Deriving a catalog of discrete sources from astronomical images is not a new problem and a number of well-documented computer programs already exist for this purpose (e.g., DAOPHOT). However, most of these programs were developed specifically for extracting point sources from optical images. They are generally not well suited for use with high-resolution radio images in which a significant fraction of the sources are clearly extended. In addition, the noise in radio images has peculiar characteristics that cause trouble when the optical source-finding procedures are used (e.g., it varies from pixel-to-pixel and has some large-scale residual structures remaining after the CLEANing is complete). Furthermore, since all of the images in the FIRST survey are generated in AIPS, we considered it essential to have an AIPS-based source extraction system. The 15JUL93 release of AIPS contained a source extraction program named SAD (for Search and Destroy) which included a number of serious errors, but which served as a good starting point for our own efforts to create a functional AIPS-based routine for source extraction. We call the new task which resulted from our efforts HAPPY (for how we feel about this survey.)
HAPPY starts by searching an image for pixels which exceed a user-provided threshold. It then defines the minimum-size rectangle around each contiguous set of threshold-exceeding pixels. The resulting rectangles, or `islands', are padded with a border 3 pixels wide. If this border touches another island, any border-strip pixels exceeding the threshold are ignored in the subsequent fit. The pixels in each island are searched for local maxima, which are used as initial estimates for a two-dimensional Gaussian fitting algorithm (similar to the AIPS task JMFIT). Up to four Gaussian components can be fitted to each island. The program is permitted to find up to 10,000 islands per image, although no more than the brightest 2000 islands are actually fit. A typical FIRST survey coadded image has 35 islands.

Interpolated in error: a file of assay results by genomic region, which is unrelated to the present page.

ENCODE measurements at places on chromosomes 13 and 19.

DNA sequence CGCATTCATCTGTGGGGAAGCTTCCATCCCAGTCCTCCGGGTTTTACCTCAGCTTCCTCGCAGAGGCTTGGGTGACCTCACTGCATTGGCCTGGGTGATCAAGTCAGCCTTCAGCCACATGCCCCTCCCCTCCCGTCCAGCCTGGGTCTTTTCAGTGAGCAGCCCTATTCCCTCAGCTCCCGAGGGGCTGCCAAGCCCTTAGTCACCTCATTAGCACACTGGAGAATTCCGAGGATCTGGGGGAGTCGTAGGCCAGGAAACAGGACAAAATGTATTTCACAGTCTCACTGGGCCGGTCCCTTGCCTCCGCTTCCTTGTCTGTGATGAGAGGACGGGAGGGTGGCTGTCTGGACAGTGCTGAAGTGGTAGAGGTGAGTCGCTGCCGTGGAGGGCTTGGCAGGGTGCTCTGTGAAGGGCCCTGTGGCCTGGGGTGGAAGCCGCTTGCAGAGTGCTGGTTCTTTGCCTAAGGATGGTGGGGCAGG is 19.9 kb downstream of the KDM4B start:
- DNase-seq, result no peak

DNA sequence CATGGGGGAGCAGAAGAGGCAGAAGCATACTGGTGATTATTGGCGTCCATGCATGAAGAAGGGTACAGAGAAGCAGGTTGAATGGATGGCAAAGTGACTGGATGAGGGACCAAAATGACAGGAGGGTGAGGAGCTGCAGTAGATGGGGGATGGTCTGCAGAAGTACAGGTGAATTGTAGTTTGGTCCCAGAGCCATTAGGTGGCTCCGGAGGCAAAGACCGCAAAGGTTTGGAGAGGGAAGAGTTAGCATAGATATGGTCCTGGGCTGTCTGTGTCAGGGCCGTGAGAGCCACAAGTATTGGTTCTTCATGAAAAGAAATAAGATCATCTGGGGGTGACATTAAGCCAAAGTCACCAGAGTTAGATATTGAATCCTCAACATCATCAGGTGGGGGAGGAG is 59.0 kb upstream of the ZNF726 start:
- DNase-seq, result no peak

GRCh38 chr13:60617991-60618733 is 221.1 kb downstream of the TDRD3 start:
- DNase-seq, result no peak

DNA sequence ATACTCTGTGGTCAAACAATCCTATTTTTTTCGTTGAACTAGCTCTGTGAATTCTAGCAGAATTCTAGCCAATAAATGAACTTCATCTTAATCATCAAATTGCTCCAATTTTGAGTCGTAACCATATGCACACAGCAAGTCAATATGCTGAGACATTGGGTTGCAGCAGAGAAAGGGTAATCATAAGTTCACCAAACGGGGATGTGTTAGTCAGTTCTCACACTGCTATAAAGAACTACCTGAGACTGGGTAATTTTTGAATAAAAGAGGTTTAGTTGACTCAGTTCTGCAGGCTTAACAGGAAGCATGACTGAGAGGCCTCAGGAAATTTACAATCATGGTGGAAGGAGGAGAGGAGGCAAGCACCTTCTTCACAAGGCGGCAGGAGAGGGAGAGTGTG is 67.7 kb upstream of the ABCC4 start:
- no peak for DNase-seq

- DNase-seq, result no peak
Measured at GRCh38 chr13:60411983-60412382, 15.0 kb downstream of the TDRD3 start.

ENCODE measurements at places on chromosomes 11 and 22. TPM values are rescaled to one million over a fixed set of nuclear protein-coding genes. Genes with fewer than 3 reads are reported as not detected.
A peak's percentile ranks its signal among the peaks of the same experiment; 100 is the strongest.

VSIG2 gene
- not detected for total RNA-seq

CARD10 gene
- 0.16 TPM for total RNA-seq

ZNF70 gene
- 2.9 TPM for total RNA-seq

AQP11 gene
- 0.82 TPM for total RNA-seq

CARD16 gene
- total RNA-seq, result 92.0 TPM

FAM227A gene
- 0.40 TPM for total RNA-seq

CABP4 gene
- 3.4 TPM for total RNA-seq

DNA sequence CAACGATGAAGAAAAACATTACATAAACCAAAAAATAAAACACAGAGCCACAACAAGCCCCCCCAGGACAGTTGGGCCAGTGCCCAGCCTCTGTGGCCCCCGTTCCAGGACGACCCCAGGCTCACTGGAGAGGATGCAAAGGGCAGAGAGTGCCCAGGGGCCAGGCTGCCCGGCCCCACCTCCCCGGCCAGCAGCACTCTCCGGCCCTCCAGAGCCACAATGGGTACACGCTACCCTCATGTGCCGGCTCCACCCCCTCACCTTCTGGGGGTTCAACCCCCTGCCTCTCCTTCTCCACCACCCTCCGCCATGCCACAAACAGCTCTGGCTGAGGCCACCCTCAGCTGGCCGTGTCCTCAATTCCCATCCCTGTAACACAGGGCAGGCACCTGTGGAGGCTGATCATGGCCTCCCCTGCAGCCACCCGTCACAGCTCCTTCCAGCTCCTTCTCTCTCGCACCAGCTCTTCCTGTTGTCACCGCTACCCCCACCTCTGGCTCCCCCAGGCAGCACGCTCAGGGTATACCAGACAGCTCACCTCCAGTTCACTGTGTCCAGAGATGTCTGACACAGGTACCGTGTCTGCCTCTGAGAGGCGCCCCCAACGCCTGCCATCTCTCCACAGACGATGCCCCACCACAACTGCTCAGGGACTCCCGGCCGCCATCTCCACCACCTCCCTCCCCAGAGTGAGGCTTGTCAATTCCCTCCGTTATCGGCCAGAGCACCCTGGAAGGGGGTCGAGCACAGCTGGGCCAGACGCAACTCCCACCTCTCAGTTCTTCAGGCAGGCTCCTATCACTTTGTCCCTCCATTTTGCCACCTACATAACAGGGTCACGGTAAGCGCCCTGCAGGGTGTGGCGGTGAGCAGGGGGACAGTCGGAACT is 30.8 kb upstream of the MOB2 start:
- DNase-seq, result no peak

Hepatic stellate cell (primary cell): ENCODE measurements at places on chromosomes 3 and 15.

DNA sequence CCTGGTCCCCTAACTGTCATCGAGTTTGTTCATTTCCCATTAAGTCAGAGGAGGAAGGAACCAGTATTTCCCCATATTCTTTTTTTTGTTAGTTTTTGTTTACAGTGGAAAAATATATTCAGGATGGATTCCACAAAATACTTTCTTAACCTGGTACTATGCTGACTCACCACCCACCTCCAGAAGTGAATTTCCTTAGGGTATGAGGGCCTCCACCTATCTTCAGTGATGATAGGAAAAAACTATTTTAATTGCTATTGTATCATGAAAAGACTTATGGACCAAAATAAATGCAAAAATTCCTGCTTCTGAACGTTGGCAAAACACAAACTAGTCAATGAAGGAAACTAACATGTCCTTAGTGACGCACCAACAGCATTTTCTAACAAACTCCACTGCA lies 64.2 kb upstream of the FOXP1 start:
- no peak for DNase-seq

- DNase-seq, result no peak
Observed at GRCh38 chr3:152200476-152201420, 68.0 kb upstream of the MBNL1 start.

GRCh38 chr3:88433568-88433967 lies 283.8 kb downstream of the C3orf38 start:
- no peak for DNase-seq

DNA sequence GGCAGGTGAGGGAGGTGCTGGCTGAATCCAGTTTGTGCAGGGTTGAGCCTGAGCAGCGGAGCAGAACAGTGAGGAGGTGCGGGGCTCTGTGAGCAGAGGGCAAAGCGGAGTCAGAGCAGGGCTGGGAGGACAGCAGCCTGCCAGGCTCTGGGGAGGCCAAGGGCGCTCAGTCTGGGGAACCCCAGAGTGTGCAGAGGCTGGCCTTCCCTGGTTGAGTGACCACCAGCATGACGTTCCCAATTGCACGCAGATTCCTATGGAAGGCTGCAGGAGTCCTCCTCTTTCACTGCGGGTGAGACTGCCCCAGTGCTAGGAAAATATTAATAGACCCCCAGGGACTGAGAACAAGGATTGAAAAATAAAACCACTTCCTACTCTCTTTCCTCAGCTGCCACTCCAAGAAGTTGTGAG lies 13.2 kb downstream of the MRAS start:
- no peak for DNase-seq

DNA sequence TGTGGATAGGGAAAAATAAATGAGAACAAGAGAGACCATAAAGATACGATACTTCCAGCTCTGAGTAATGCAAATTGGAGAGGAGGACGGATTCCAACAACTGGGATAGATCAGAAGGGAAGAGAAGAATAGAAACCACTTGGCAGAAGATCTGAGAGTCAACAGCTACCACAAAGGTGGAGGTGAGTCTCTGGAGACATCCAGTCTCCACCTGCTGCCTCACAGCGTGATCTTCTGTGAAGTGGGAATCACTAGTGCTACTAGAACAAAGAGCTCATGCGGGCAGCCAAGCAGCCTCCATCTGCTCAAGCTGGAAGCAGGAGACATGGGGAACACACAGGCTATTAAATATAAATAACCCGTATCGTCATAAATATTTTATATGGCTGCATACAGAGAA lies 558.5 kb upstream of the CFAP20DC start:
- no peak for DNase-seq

The individual islands are analyzed in order of decreasing brightness. As the components in each island are fit, the results of the fitting algorithm must pass several acceptance criteria:
If any of these criteria are not met, the island is refit with one fewer component. Islands are also rejected if they intersect the edge of the image; such areas of sky are always covered more completely in the adjacent image. The results of a successful fit are subtracted from the original image before the next island is fit.
The end product of HAPPY is a list of elliptical Gaussian components. For each component HAPPY gives an RA and Dec, peak and integrated flux densities, major and minor axes, and the position angle of the major axis measured east from north. In addition, an error estimate is calculated for each parameter, and an island number (where island 1 contains the brightest pixel in the field, island 2 the second brightest non-contiguous pixel, etc.) and the number of components within each island are recorded. The peak and integrated flux density for the island are also saved; these quantities may be useful for identifying complex islands that are poorly modeled by the Gaussian components. Some of this information is not included in the currently distributed version of the catalog, but it has not been discarded and may be made available in future versions.
The position angles in the catalog have a somewhat peculiar distribution. Sources that are not detectably elliptical (through a combination of circular symmetry and faintness) have position angles concentrated near 0°, 90°, and 180°. These ``magic values'' are determined by the initial guess for the position angle for each source and do not have any special significance.